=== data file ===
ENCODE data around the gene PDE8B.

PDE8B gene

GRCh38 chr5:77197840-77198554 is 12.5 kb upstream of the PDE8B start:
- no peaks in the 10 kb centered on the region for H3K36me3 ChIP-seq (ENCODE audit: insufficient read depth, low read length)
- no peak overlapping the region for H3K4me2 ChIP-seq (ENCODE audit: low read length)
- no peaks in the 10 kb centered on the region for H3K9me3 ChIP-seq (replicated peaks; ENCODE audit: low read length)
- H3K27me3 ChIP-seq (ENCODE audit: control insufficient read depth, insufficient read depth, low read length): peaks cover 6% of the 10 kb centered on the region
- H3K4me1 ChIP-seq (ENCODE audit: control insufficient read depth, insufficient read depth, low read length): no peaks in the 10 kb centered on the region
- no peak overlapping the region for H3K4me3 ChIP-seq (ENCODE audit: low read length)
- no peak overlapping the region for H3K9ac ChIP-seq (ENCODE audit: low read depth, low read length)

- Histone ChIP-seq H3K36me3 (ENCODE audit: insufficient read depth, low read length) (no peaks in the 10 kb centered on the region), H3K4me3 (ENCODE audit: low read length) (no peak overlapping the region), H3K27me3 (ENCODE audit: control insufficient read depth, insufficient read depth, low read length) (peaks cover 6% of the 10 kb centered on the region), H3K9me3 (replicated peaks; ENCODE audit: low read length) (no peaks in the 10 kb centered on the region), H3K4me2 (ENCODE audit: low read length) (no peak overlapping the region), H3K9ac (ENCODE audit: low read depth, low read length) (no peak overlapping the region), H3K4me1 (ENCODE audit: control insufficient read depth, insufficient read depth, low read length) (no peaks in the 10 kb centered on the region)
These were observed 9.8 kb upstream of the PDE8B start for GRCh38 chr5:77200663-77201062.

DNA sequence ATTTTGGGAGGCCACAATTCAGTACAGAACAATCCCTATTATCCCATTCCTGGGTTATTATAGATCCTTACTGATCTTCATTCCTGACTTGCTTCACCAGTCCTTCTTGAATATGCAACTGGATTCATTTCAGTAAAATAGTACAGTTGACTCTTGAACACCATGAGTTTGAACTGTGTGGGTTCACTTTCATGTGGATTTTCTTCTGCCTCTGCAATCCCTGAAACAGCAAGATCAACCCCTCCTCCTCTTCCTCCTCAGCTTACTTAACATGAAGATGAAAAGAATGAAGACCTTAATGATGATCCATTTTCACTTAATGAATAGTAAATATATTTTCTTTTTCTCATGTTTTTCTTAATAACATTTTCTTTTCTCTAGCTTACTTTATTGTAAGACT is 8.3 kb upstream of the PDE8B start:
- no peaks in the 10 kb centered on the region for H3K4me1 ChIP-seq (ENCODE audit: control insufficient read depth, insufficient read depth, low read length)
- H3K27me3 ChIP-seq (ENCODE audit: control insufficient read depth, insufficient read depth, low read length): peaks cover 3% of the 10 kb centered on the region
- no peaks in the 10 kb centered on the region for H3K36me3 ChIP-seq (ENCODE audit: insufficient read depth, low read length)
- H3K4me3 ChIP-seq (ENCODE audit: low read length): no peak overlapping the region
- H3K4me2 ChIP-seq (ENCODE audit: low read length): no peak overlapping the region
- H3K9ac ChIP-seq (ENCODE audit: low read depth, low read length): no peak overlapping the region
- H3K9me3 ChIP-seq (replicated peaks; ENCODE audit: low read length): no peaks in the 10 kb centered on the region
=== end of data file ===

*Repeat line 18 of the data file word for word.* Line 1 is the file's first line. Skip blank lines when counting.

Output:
- H3K4me2 ChIP-seq (ENCODE audit: low read length): no peak overlapping the region